In much of India, the economy is still largely agricultural, which means that the economic growth of the nation is still strongly dependent on the environment. There is much poverty in India, and farmers struggle to produce both enough food and enough income to continue farming. This is not really a moral problem, since the conflict is between farmers and the environment itself. Low rainfall, slow growing crops, weak yields—these troubles are between the farmers and the land. However, when multinational corporations that originate in countries with advanced economies, the opportunity for exploitation arises.
Monsanto, an American corporation well established as the leading producer of genetically modified strains of common crops, has begun selling genetically modified cotton seeds to Indian farmers, offering much larger yields for the same number of cotton plants. This seems like a good deal for the farmers, since they will be able to increase the amount of cotton they can produce in the same amount of land.
The problem is that Monsanto's seeds are different from the native cotton seeds in a few key ways. First, they require more water than the native varieties of cotton, so the farmers' yields are not better if they do not have adequate irrigation for the new seeds. (And why would they, since they are used to the cotton plants that don't require the extra water?) Second, Monsanto's seeds require specific fertilizers and pesticides that are also produced by Monsanto. Third, the Monsanto seeds are what are called "terminator" seeds, which means that the plants grown from these seeds do not, at the end of their life cycle, produce their own seeds, as plants usually do. This means that farmers who use these seeds have to buy new seeds every year.
This is obviously a good deal for Monsanto. If they can entice farmers with larger yields, they end up with customers for life who can only buy Monsanto products. If these were American farmers, we might say that this is a good deal for everyone. Farmers buy seeds, grow the crops, and sell the cotton, then return next year to buy more seeds. Everything might be fine. But these Indian farmers are different from American farmers in two important ways: they are very poor, and usually illiterate. This means that the Indian farmers can't just buy seeds. They have to trade on credit. They have to sign a contract that obligates them to pay Monsanto for the seeds after they harvest the cotton, becoming indebted to Monsanto in the meantime. These contracts probably explain the requirements for growing the genetically modified cotton, including clauses about the fertilizer, pesticide, and irrigation. But the Indian farmers don't know any of this, because they can't read the contracts. So they sign blindly, desperate to escape from poverty with the bigger harvests from the new seeds.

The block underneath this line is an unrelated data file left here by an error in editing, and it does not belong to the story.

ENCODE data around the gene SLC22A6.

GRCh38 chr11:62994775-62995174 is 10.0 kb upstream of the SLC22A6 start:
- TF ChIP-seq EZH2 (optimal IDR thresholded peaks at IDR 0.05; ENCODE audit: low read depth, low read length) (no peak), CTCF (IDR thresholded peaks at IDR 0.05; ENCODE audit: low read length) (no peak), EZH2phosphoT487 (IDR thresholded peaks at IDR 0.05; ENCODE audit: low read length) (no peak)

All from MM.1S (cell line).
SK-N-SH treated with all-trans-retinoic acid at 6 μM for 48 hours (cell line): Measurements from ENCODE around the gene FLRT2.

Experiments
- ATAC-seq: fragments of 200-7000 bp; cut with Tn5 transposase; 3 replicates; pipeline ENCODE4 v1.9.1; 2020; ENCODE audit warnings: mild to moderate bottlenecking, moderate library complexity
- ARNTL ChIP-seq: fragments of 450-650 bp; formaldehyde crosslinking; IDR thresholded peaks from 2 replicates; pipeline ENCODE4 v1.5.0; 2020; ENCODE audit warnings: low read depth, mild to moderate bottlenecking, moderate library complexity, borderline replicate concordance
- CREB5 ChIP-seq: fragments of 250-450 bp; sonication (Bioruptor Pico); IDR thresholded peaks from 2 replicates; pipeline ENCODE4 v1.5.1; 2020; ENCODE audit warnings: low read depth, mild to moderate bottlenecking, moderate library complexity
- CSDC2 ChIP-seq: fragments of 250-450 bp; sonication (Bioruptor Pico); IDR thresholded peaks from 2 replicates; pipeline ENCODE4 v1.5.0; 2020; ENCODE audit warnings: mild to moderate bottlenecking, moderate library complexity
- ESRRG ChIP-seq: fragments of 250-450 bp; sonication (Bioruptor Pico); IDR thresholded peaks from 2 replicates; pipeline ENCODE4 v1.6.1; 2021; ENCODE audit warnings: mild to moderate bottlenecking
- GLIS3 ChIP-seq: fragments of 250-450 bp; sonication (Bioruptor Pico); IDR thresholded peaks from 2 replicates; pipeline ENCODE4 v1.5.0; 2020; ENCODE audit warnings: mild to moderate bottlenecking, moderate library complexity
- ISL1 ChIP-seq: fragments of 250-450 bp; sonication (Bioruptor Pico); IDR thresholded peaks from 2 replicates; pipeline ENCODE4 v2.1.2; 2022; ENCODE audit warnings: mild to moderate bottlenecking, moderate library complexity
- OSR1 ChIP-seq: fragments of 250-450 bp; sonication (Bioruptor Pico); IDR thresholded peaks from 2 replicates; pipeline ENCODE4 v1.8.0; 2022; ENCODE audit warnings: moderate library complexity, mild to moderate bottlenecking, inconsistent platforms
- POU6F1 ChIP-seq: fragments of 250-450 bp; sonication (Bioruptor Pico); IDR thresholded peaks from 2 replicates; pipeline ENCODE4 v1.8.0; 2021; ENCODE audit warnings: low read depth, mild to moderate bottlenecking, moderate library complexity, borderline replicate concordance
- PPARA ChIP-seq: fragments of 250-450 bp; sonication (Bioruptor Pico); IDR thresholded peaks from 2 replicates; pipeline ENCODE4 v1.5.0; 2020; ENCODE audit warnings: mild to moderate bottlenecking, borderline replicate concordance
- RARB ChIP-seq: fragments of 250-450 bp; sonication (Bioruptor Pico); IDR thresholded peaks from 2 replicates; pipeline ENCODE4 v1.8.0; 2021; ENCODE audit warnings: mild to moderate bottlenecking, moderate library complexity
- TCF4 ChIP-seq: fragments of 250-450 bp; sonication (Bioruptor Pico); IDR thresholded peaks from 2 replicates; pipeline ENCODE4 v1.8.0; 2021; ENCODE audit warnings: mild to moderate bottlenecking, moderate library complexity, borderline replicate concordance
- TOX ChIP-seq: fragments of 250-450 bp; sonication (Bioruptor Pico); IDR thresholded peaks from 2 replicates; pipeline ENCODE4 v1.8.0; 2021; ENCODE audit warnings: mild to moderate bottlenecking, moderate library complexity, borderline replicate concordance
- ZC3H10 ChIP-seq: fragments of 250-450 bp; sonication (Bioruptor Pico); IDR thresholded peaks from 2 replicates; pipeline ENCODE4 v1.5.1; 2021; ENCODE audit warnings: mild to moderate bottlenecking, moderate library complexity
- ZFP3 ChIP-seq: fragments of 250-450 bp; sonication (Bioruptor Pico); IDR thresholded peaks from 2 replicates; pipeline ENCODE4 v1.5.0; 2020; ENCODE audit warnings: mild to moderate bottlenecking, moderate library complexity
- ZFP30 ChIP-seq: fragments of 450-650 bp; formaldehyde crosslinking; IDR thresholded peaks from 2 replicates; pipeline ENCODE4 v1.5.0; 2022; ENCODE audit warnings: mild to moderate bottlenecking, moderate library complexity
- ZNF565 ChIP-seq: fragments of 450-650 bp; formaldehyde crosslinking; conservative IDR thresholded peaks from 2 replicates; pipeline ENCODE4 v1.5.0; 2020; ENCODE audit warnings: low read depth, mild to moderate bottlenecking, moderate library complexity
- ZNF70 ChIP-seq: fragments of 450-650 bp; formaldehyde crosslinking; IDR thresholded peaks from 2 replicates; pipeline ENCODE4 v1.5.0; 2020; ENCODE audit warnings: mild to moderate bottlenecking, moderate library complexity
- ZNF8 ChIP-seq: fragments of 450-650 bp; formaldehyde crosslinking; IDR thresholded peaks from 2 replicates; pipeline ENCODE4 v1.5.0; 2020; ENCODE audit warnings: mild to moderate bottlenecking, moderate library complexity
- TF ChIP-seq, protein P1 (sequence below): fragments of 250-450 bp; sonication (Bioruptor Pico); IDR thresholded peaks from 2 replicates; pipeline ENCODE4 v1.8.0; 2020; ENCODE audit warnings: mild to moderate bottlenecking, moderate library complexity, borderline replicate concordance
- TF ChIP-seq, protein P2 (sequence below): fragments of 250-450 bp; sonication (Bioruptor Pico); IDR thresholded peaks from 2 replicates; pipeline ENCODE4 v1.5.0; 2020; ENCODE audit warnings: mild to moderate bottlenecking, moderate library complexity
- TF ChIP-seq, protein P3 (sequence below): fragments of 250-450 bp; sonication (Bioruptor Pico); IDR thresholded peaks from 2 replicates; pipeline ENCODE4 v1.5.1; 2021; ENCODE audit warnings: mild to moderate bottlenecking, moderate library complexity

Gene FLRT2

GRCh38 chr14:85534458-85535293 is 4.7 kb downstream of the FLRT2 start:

When the farmers have to go into further debt when they learn that the special seeds require special fertilizers and they don't improve their yields because they don't have the necessary irrigation, they cannot pay their debts to Monsanto, and cannot buy more seeds the next year (which they wouldn't have to if the seeds were not "terminators"). The farmers are effectively out of business, and many, in their desperation, commit suicide.
One effort to counteract the causes of the widespread economic distress and suicide is the formation of community seed banks, which aim to distribute non-patented seeds to farmers so they will not be dependent on Monsanto's products.
You might say that the farmers shouldn't sign contracts they can't read, or that they shouldn't assume debts they can't pay, or that the government of India is responsible for educating the farmers, or for regulating the seed trade. But India's government doesn't have the resources or the infrastructure to do those things, and the farmers' desperation is likely to be more powerful than any amount of education on the risks they assume when dealing with Monsanto. The American corporation might be operating well within its moral responsibilities if its customers were Americans, but the company knows exactly what it is doing, and human lives are the cost of its business practices in India.